When the first Acuras went on sale, doubt still ran rampant among the general media and Acura competitors. On the day Acura opened its doors, Schmillen appeared in a now-famous joint interview on NBC's Today Show with the then-president of Volvo North America, who summed up most European manufacturer's attitudes to Acura: "With all due respect to the tremendous quality of low-priced Japanese automobiles," he said, "I don't think they will ever be able to penetrate the U.S. luxury market." Schmillen remained unflappable. "We weren't even in this market 15 years ago, and we've come from nothing to half a million, and we think we can continue to keep that trend going," he said.
History proved Schmillen right. By the end of its first year, Acura had sold 52,869 cars and had grown to 150 dealers. In 1987, sales continued to climb, and Acura posted sales of 109,470 vehicles for the 1987 calendar year. Not only was this double the previous year's total, it surpassed every European luxury-performance nameplate in the United States including Volvo, silencing even the harshest critics, and proving unequivocally that Acura was a major player in the luxury car market.
Advertising for the Acura line was aggressive, with a look and feel separate and distinctive from Honda advertising. Acura was unafraid to compare itself with the best European brands. The emphasis was on performance and luxury, and the company slogan of "Precision Crafted Performance" was backed up with a strong link between Acura and the Honda Formula One teams.
By the end of 1987 Acura had established its luxury car credentials with an award-winning lineup of sedans and coupes. The Legend and Integra had won comparison test after comparison test, proving the cars' mettle to even the harshest critics. Accolades mounted; the Integra and classic Legend Coupe-added to the lineup in 1987-were voted onto Car and Driver's 10 Best list, the Legend Coupe was voted Motor Trend's 1987 Import Car of the Year, and Road and Track selected the Legend Coupe as one of the 10 best cars in the world.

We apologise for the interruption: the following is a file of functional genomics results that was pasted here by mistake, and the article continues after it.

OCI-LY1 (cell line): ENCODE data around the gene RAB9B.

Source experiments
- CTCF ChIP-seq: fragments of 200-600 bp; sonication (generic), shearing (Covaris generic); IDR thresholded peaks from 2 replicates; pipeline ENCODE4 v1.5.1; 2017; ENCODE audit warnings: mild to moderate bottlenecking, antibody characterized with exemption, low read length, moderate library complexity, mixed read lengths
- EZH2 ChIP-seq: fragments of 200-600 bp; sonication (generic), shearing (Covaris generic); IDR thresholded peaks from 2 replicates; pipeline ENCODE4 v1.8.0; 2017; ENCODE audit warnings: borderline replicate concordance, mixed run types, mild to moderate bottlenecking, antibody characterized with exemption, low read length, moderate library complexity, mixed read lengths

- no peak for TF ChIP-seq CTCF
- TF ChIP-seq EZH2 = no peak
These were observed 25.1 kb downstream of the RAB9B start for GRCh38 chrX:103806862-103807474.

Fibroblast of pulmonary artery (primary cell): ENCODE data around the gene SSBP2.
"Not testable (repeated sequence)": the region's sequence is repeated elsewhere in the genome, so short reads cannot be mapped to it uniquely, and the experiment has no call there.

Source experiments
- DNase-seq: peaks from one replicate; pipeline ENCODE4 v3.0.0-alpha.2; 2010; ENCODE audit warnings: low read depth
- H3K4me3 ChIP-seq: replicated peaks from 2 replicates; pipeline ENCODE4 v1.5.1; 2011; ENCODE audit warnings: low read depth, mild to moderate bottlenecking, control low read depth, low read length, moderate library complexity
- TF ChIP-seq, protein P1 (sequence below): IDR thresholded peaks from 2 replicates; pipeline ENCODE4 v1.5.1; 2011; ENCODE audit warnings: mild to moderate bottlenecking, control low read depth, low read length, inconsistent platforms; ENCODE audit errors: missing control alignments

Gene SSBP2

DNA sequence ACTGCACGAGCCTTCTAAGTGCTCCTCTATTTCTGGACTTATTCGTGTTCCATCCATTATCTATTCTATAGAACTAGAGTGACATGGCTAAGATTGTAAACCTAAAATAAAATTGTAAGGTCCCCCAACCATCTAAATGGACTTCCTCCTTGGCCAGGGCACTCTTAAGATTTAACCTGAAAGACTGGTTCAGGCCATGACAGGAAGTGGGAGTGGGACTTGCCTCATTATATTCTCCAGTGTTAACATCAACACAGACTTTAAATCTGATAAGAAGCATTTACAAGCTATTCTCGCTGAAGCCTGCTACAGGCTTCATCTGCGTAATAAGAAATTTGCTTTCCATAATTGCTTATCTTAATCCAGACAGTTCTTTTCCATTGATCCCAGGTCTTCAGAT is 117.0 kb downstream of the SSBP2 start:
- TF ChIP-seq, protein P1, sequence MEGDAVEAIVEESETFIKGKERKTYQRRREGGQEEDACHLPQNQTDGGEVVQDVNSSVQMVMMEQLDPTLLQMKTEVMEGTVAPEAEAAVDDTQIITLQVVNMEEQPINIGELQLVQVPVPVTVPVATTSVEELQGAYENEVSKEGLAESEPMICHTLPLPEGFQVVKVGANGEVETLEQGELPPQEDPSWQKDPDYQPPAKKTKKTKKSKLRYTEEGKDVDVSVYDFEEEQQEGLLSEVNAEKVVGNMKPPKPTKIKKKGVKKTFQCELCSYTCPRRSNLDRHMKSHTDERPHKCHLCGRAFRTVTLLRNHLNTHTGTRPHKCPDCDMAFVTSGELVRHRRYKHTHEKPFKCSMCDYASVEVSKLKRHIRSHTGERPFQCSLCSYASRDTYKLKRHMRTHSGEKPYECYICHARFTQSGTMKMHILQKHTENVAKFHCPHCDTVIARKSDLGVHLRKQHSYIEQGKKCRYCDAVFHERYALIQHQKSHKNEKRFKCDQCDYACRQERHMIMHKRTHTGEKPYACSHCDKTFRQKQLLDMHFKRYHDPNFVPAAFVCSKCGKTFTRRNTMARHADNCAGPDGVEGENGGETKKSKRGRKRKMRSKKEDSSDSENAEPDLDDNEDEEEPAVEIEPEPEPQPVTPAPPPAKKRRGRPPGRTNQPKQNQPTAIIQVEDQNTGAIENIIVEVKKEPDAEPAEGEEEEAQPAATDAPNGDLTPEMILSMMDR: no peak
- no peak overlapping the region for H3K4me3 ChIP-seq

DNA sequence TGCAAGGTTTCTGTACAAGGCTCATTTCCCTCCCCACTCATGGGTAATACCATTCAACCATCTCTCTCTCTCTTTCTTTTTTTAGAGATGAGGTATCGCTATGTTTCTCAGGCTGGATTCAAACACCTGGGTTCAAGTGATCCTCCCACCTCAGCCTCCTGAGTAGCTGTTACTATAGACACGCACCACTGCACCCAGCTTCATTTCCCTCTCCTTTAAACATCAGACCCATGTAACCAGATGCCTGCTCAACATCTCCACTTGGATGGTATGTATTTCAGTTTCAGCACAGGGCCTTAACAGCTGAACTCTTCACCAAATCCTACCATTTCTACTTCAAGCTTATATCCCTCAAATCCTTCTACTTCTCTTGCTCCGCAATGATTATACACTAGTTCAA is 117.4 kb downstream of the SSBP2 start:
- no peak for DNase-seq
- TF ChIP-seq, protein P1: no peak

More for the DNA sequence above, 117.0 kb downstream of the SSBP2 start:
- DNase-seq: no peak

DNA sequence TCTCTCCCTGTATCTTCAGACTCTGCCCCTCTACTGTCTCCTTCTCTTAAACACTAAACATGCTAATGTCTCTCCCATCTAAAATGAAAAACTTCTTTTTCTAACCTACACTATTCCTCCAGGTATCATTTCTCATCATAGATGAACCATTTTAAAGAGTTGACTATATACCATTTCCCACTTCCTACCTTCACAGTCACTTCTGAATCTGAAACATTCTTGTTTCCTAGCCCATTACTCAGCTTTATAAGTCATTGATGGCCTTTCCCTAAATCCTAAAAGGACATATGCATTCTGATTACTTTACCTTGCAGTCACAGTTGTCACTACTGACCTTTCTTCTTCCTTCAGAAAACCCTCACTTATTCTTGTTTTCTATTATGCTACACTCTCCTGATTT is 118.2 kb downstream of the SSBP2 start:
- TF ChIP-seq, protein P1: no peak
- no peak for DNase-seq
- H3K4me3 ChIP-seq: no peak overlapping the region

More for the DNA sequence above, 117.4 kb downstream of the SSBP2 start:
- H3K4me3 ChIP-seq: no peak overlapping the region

Perhaps the most significant indication of the new division's success came late in 1987, when both Toyota and Nissan announced plans to add their own luxury divisions.
The Challenging 90s
As the 1980s gave way to the 1990s, Acura continued to make waves. Acura continually topped JD Power's Customer Satisfaction Index Survey, the Legend Coupe remained on Car and Driver's 10 Best list, and sales continued to climb.
At the Chicago Auto Show in 1989, Acura unveiled its crown jewel, the third car in its tri-product approach to the luxury market. Having proved it could compete with the world's best luxury cars, Acura took on the rarified realm of exotics with the all-new NSX. The new exotic showcased Acura technological leadership. It boasted the first mass-produced aluminum monocoque body, the first engine with electronic variable valve timing and lift (VTEC™), and the first production engine with titanium connecting rods. When the media was finally able to drive production versions of the NSX, the car's technological specifications and world-class performance would have garnered accolades by themselves. But what made the NSX special was its undemanding personality. After crowning the NSX the winner of a five-exotic comparison test, Car and Driver said, "The winning NSX has it all: stunning looks, a comfortable and inviting cockpit, a rev-forever engine that's perfectly happy motoring around town, and confidence-inspiring handling." Motor Trend put it more simply, proclaiming that the NSX was "the best sports car ever built."